The Future of Food

The Future of Food meme

Part of my role as a partner in Understanding Ag is to keeping up to date on the trends in agriculture, staying abreast of what is “new” in agriculture—and what the industry and investors are focused on. I spend a lot of my time talking to the boards of directors of food and agriculture companies, attending events where they congregate to share the “latest and greatest.”

Recently, I attended such a gathering where I was asked to sit on a panel discussion titled, “The future of food.” I found the comments from the other panelists and attendees very interesting. Here were their most prominent views:

1.) We must produce more food on fewer acres to feed an ever-growing population.
2.) Agriculture, as we know it, is killing us because it is accelerating climate change.
3.) Cattle are evil. We must stop eating beef and dairy and instead consume “plant-based” proteins. This is necessary to “save the planet” and our own health.
4.) Meat made from plants is the answer.

It will come as no surprise that I take exception to these statements and here’s why:

1.) We already produce more than enough food to feed the world. The latest published figures show that we produce enough food to feed 10.2 billion people. There are approximately 7.8 billion people on this planet. Is a 24% excess not enough? And this only takes into consideration reported food production. Most of the food produced in the world is done so on farms that are fewer than 10 acres in size, the production from which goes largely unreported.
2.) Yes, some forms of agriculture are accelerating climate change. Extensive tillage and the excessive use of synthetics (fertilizers, pesticides and fungicides), along with monoculture cropping systems, accelerate the degradation of our resources. However, farms and ranches using regenerative principles are accomplishing just the opposite. By increasing diversity and integrating livestock, they are taking massive amounts of carbon out of the atmosphere and putting it back into the soil where it will be cycled.
3.) The problem is not the cow, it is the how. When we take grazing ruminants off the landscape, it leads to a degradation of that landscape. Estimates are that there were up to 60 million bison roaming the great plains, pre-European settlement. Add to this the numbers of elk, deer, bighorn sheep, pronghorn antelope and other ruminants and you have a total that approximates the 125 million ruminants we have grazing this continent today. If ruminants are the cause of climate change, which many believe that they are, then why were the ruminants that grazed this continent centuries ago not causing climate change?
4.) I believe that we should all eat a wide variety of foods, including fruits, vegetables, whole-grains, dairy and pastured proteins. But to think that a diet should omit meat and dairy without having negative consequences does not make sense.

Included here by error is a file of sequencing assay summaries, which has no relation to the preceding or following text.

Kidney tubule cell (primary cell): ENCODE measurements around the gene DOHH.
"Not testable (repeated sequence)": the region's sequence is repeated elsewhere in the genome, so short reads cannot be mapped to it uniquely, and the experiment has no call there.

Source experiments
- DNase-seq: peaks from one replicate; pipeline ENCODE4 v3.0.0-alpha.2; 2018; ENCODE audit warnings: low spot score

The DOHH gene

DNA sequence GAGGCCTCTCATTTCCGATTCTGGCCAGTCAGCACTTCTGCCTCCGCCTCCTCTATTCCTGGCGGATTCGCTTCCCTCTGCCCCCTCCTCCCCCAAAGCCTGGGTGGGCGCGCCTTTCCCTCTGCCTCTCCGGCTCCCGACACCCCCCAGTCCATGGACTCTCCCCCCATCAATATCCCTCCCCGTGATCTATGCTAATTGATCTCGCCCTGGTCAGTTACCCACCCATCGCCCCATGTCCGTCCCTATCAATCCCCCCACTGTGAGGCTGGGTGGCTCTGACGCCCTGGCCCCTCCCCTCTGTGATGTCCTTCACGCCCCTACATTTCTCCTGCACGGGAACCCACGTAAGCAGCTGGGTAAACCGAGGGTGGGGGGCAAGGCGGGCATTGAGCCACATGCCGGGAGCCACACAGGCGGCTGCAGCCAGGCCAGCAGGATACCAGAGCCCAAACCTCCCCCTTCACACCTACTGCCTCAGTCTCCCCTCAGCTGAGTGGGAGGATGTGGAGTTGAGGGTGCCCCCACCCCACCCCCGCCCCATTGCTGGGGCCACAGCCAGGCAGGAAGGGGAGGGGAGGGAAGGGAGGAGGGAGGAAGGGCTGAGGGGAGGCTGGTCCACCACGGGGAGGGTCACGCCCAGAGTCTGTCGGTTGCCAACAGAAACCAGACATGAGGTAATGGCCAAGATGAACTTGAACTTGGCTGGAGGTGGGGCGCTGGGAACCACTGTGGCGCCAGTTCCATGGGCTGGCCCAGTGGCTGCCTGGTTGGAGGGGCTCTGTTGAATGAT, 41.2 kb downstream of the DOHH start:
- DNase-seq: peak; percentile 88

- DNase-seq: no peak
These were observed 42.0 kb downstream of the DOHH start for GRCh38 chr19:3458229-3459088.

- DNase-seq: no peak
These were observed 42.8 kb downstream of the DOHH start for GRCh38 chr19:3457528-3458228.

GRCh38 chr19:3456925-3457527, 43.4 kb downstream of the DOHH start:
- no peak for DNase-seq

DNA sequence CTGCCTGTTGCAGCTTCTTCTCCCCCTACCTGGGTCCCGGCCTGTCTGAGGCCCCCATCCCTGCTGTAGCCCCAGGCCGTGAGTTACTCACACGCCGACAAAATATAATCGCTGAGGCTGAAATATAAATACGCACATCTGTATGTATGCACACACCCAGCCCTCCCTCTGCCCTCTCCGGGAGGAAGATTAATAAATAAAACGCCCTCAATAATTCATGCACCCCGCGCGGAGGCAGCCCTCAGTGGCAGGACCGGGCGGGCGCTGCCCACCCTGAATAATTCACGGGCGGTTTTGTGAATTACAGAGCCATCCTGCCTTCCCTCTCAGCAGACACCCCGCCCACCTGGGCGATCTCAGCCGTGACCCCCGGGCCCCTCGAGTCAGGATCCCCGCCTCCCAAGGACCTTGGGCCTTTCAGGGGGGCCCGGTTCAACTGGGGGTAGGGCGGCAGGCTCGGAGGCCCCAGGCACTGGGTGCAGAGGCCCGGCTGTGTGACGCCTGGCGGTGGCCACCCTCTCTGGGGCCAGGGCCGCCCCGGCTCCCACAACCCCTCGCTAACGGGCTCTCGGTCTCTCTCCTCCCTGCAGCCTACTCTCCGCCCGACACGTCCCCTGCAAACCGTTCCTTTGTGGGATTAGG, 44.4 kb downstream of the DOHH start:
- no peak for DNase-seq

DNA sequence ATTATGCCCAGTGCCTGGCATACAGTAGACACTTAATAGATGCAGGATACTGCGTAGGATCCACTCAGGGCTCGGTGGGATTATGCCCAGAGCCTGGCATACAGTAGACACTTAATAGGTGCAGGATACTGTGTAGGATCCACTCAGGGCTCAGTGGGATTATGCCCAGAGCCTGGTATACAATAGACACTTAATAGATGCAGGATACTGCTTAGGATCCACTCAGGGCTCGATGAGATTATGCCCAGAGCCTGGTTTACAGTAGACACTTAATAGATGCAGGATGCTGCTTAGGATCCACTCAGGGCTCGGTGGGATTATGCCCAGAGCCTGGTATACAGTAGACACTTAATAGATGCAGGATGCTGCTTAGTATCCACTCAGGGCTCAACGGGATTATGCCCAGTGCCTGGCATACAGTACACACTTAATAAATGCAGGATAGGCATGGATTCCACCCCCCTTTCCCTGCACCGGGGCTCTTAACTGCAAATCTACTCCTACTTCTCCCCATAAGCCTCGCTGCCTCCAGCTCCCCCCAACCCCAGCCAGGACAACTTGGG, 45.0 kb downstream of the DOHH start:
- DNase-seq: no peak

How did we get this so wrong? Why do we ignore the fact that nutrient-dense food must be based on soil or the oceans and lakes?

By using a mass-spectrometer, which has the ability to identify over 2,000 different phytonutrient compounds, researchers Stephan VanVleit, Ph.D., Fred Provenza, Ph.D. and Scott Kronberg, Ph.D., have discovered that the phytonutrients in food is directly related to soil health and the biology within that soil. Their research also shows that animals grazing diverse plant species have the widest array of those phytonutrients in their proteins.

It just makes sense, because grazing animals are the original “plant-based” meats. Every one of us should take the soil health -plant health- animal health-human health connection into consideration when selecting our diets.

If, as farmers and ranchers, we focus on what is best for the ecosystem, we will also be focusing on what is best for human health. We have a human-health crisis taking place worldwide and we need to realize that food can, and should be, our preventative medicine. For this to happen, we MUST practice regenerative agriculture.

So, what is the future of food? It’s impossible to know definitively, but one thing I do know is that the way we grow our food must follow nature’s principles in order to heal ecosystem function and ourselves.

The 19th Century philosopher Friedrich Nietzsche wrote, “Sometimes people don’t want to hear the truth because they don’t want their illusions destroyed.” The “illusions” reflected in the misperceptions of the panelists I referred to previously, underscore the need for regenerative agriculture—and a greater understanding of its many benefits.

The future of food lies with nature. Nature is always, self-organizing, self-regulating and self-healing. We just need to be smart enough (and patient enough) to let her do so.


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